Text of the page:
Meanwhile, New Health Solutions Oklahoma, another trade group in the state, unveiled a sample bill it called the Oklahoma Medical Marijuana and Protection Act to implement the law and regulate the state’s nascent industry.

The Oklahoma Department of Health then released its first set of emergency regulations, which were different from what Oklahomans for Health and New Health had proposed, Paul said. A THC limit was proposed, and at a board meeting in mid-July, the Department of Health added two more controversial rules to the regulations—a ban on smokable cannabis and a requirement that a pharmacist be on staff at the state’s dispensaries.

“Then, they got a letter from the attorney general of Oklahoma, saying that they had grossly and egregiously overstepped their boundaries under the law and that they needed to go back and get it right,” Paul said. “So, we started working with them again. We produced a 58-page regulatory document.”

The Department of Health then released its revised proposed emergency rules, which did not include testing requirements, Paul said. “That’s not really responsible, and we don’t want the state to be burdened with lawsuits,” he said. “What responsible health department would come out with regulations without testing in them for a product that you consume?”

The Department of Health ultimately approved this new set of rules, but then the state legislature was charged with implementing the permanent regulations in the program.

“The Board of Health, the rules that they adopted initially back in July were very bad for the program,” said Frank Grove, chairman of Oklahomans for Cannabis. The organization grew from Oklahomans for Health after Grove, a co-founder of Oklahomans for Health, broke off to organize on his own.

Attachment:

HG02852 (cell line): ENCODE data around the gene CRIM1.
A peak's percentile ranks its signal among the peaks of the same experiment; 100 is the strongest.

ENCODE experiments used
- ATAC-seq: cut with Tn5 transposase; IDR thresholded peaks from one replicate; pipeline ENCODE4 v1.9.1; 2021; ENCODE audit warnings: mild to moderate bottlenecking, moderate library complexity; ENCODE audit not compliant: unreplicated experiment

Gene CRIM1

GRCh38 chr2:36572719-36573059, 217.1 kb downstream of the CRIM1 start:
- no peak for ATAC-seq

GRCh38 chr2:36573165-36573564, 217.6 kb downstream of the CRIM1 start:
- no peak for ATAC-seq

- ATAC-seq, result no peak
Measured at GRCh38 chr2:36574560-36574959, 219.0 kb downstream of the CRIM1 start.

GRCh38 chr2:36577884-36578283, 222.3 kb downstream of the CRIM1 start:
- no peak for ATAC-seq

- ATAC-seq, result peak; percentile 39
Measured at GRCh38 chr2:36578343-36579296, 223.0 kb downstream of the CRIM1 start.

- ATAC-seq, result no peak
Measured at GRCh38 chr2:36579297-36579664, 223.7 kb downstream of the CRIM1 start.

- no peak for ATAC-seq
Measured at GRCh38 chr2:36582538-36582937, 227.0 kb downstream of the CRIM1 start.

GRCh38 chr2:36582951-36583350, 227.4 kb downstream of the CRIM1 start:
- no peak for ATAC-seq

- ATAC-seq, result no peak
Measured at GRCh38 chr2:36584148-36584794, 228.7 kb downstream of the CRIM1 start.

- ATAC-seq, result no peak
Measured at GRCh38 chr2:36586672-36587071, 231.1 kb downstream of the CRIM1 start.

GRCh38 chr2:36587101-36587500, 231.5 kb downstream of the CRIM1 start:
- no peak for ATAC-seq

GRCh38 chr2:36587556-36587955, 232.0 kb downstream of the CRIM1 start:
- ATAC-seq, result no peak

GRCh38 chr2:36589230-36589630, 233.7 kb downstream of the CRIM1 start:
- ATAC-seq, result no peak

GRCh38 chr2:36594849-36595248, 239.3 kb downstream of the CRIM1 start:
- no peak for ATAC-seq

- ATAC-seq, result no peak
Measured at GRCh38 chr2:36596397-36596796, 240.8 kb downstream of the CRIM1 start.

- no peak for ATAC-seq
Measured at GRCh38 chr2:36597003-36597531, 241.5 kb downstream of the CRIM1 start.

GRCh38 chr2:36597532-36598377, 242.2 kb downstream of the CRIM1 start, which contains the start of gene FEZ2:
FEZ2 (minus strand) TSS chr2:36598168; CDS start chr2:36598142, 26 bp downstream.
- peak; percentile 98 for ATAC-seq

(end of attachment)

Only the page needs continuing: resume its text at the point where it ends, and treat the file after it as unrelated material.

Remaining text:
(The Oklahoma Department of Health was also plagued by scandal when Julie Ezell, the department’s top attorney, confessed to sending threatening emails to herself regarding the implementation of the program while posing as a medical marijuana advocate. Ezell resigned last month and faces criminal charges, NewsOK reported.)

Legislators asked four of the state’s industry organizations— Oklahomans for Health, Oklahomans for Cannabis, New Health Solutions Oklahoma and Green the Vote—to help draft a single proposal that could be used as a baseline for the permanent rules.

“In the law, basically it sets up the ecosystem,” Paul said. “Here’s how you become a grower. Here’s what you need to provide. Here’s who you can sell to. Here’s who you can buy from. Same thing with process, same thing with dispense.”

The regulations created by the legislature would then outline more detailed aspects of the program, such as ensuring consumer safety. 

“We came together, and we proposed a set of joint regulations, and we did that late last week,” Paul said. “We expect that to be picked up by lawmakers, and we expect to go into a special session. We expect to have those regulations approved, and that will be what we operate under.”

However, Oklahomans for Cannabis broke with the other groups and released its own draft bill of regulations, citing concerns that Grove said were not being addressed by the other set of proposed regulations.

“A lot of our concerns were ignored, and concerns that we have from the community in general,” Grove said.